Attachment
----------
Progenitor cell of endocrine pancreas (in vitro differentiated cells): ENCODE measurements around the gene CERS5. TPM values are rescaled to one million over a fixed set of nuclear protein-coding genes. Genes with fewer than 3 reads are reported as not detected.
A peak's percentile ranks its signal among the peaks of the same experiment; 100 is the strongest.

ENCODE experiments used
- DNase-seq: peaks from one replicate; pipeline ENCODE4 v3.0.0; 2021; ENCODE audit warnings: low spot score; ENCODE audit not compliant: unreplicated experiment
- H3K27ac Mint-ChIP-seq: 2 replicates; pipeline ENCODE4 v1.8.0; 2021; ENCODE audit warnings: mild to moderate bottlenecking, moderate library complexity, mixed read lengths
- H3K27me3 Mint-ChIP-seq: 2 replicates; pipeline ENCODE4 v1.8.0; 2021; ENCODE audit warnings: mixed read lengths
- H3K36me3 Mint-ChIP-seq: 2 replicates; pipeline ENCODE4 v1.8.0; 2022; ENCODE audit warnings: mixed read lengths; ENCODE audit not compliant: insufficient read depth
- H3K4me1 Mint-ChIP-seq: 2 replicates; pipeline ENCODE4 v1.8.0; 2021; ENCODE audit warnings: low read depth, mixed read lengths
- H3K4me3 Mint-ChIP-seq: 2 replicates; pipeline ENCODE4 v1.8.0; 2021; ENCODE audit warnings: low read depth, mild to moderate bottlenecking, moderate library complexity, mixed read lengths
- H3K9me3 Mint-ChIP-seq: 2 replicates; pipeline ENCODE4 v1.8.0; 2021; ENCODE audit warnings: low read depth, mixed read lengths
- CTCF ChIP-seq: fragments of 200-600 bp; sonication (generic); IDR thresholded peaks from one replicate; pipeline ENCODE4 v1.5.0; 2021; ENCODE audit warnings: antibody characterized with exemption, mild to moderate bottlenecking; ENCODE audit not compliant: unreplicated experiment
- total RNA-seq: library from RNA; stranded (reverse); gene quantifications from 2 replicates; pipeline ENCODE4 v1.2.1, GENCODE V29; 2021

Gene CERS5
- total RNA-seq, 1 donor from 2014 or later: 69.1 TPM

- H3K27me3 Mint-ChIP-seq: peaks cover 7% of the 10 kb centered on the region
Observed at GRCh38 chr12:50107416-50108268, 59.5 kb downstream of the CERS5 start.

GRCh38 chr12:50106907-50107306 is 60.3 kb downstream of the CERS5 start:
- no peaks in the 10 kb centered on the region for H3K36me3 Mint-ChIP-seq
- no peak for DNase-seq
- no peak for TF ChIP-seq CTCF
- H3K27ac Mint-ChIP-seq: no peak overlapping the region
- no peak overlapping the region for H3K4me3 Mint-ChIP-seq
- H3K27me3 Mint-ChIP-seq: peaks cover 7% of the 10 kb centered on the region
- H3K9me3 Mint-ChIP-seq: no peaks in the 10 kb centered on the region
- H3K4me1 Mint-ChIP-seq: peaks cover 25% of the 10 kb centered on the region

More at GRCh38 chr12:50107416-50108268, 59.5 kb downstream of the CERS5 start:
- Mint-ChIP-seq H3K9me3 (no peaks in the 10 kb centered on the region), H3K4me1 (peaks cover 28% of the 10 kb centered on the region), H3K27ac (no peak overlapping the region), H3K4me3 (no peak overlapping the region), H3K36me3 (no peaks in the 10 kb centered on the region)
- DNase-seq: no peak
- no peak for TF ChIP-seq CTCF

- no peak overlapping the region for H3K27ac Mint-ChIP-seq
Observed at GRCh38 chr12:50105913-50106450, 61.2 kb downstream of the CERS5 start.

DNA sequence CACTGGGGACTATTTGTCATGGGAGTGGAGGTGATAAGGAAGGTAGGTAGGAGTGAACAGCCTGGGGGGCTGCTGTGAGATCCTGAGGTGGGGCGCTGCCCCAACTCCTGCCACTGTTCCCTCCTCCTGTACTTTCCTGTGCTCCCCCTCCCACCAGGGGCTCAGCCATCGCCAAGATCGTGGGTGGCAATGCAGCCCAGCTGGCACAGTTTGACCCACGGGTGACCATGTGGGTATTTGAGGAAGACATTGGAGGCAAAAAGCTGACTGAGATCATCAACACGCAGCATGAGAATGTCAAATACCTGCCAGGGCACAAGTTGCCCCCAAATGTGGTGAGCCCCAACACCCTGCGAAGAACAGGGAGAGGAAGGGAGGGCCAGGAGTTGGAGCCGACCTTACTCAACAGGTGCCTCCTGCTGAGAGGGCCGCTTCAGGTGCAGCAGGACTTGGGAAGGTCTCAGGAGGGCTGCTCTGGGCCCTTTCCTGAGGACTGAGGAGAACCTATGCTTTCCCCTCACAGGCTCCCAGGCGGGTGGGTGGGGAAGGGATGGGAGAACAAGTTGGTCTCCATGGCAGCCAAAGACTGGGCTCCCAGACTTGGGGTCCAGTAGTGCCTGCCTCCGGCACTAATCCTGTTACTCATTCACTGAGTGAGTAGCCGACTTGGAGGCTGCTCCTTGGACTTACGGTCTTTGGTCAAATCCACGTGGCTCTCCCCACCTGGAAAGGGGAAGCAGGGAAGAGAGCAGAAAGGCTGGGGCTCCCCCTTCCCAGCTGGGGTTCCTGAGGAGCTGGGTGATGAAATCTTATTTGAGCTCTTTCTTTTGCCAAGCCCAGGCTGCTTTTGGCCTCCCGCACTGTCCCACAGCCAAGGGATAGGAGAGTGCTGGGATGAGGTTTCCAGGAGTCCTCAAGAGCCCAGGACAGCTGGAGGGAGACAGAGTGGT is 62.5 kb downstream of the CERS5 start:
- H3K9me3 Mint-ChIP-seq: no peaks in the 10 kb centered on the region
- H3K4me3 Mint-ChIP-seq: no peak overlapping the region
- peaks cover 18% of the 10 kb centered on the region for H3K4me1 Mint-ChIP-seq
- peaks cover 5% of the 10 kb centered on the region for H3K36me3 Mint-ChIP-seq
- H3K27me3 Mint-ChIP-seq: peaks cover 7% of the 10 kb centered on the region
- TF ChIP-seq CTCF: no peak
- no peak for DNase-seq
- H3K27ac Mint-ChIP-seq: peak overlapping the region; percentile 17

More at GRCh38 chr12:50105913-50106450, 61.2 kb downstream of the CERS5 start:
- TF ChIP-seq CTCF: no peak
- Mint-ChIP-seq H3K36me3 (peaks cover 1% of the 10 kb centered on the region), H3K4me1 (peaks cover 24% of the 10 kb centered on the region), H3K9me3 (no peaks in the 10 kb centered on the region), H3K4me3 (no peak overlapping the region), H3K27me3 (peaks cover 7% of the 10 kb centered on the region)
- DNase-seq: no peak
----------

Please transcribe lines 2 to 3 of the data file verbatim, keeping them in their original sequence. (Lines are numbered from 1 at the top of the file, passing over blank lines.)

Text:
A peak's percentile ranks its signal among the peaks of the same experiment; 100 is the strongest.

ENCODE experiments used